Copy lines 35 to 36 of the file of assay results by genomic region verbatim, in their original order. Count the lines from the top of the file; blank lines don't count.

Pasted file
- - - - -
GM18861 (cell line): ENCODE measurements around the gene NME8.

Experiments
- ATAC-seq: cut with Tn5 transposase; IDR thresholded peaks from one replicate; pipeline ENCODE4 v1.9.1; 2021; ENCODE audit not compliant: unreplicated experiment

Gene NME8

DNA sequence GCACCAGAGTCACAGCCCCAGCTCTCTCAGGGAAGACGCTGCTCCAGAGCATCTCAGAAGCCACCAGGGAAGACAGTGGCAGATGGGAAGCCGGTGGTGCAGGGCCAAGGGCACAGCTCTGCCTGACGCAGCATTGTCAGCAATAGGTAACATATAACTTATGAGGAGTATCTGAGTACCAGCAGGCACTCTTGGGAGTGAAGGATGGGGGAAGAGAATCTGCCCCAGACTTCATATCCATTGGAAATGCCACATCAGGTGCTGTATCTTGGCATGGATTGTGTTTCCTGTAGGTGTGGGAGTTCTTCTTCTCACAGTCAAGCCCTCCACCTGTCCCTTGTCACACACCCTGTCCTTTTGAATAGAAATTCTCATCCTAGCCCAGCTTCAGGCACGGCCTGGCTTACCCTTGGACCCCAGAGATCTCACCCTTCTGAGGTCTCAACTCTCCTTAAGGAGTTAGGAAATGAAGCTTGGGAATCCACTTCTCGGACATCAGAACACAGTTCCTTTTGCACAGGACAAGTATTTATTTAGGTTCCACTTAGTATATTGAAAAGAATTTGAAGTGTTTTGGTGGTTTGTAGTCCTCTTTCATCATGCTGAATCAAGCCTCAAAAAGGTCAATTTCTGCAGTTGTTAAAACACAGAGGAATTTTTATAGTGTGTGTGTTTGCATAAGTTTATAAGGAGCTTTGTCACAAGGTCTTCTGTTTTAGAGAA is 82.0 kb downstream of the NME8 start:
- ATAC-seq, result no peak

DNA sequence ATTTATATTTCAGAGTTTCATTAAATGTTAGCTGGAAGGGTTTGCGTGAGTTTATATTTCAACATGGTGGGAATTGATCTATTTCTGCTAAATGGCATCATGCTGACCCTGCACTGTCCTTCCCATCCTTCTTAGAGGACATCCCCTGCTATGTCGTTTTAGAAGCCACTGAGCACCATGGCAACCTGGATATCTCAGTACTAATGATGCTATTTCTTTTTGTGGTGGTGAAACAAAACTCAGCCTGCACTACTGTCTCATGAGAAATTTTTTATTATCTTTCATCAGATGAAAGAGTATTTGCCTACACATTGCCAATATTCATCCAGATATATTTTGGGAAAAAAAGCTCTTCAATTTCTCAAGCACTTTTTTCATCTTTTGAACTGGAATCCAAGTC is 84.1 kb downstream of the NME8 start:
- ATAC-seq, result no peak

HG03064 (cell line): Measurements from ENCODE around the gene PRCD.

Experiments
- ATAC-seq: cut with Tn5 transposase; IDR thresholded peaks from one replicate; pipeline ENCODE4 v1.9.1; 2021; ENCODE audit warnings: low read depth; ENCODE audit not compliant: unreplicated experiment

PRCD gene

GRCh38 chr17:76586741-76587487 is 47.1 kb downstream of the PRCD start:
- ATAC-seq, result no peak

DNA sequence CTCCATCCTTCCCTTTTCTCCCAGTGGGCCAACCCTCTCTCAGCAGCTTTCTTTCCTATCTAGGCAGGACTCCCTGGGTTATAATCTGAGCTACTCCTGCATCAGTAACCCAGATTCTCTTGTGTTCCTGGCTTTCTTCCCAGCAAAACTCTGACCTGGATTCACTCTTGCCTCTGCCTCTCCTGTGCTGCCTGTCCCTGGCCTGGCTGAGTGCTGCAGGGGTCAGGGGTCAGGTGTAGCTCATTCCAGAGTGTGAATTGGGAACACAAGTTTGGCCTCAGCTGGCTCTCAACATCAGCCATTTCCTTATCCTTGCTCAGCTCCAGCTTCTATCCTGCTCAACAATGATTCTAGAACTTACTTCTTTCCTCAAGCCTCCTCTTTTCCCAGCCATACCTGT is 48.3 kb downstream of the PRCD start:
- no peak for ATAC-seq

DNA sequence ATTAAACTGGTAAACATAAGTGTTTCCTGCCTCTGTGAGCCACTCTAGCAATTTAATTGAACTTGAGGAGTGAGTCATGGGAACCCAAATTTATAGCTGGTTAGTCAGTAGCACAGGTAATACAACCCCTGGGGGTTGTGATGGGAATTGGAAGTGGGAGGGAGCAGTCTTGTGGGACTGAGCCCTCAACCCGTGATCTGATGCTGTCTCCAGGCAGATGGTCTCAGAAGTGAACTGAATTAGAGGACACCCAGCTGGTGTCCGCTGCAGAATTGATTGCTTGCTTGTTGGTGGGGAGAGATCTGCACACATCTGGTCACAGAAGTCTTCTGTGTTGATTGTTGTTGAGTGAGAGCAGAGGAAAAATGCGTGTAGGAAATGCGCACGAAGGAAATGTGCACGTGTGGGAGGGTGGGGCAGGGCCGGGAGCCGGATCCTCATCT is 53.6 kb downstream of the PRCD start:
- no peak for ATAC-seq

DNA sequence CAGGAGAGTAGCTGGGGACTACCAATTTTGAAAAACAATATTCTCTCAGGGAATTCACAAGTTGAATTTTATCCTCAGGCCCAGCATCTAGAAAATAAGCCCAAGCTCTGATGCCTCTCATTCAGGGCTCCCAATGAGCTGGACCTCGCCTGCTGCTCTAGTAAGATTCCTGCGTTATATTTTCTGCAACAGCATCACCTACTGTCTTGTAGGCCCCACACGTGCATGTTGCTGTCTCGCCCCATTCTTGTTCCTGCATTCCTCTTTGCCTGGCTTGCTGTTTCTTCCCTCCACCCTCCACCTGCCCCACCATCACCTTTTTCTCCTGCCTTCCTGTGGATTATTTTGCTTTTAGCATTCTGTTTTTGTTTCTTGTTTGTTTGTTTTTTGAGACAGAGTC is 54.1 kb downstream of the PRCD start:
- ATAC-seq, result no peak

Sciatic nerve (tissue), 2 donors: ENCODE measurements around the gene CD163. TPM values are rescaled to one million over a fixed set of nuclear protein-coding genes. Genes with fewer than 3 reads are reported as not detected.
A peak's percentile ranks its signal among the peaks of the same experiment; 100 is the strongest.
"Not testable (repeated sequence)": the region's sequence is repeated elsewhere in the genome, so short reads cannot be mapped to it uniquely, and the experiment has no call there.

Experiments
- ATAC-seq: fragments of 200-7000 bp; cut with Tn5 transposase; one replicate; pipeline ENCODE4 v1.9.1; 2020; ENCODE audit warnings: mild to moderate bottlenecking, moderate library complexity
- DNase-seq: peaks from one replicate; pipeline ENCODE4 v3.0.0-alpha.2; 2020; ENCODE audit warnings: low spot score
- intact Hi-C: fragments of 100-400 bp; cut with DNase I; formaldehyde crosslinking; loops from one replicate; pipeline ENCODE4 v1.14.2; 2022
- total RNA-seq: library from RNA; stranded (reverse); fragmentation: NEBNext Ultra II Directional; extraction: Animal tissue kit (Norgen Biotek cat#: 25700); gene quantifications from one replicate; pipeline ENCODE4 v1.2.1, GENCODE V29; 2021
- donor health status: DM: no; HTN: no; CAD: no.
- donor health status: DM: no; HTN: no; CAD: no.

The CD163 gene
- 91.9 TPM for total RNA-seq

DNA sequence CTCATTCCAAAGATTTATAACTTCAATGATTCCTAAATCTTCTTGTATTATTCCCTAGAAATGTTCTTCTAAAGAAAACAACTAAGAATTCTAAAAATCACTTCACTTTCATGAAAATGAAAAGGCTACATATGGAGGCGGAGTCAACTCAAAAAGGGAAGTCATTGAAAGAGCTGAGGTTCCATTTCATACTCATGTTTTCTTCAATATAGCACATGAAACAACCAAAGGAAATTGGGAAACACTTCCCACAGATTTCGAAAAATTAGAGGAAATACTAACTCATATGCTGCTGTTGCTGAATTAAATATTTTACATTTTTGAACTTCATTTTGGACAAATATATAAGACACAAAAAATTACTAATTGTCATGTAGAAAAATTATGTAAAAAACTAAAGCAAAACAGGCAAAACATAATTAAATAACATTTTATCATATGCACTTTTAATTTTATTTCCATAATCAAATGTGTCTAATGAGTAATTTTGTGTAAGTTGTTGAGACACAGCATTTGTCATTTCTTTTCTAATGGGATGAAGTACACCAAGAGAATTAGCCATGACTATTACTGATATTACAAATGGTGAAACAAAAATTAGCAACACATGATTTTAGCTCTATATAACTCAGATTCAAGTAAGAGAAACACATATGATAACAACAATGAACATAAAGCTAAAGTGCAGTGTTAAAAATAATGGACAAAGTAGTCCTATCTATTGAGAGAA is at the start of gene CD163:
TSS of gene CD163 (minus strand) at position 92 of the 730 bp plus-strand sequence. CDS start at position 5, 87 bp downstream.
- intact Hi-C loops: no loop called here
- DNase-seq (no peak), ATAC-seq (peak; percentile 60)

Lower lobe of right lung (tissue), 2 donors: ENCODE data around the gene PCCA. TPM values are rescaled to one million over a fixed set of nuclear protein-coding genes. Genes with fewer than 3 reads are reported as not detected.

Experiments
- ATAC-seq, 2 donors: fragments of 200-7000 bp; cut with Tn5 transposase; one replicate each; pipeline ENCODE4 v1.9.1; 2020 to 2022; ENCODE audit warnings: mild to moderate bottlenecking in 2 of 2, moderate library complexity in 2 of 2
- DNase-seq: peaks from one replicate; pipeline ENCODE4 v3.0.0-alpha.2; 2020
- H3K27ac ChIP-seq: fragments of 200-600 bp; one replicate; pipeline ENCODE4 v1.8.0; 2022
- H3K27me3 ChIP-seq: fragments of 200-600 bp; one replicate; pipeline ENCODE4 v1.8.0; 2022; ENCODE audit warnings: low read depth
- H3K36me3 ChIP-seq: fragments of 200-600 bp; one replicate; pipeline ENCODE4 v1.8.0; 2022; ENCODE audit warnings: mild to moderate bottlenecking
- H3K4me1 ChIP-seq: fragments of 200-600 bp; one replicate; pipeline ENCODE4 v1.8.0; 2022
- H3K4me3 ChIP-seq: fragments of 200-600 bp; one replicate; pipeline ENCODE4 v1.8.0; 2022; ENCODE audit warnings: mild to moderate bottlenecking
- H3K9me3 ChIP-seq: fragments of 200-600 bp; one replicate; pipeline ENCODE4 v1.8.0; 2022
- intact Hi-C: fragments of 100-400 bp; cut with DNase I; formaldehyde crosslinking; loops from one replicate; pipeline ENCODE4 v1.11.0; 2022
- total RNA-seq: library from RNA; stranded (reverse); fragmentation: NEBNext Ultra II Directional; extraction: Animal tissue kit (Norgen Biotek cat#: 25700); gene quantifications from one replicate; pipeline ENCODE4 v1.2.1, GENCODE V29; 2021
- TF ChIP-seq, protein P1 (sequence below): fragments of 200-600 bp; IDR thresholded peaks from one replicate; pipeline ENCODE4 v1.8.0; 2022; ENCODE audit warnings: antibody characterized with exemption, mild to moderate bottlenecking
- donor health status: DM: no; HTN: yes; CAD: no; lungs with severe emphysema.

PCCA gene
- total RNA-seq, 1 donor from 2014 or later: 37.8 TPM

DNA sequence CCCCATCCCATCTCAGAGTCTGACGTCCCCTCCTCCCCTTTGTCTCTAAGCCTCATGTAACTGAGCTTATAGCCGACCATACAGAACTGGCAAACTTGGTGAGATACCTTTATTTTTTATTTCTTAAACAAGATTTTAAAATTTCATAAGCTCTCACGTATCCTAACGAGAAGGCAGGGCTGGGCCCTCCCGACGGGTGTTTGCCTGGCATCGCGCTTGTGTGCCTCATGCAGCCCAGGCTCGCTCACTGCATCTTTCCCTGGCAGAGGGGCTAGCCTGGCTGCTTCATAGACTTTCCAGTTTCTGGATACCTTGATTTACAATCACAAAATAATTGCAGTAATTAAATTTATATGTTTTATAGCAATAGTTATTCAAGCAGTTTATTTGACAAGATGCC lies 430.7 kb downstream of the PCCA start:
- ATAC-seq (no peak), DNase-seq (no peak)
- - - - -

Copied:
- intact Hi-C loops: no loop called here
- DNase-seq (no peak), ATAC-seq (peak; percentile 60)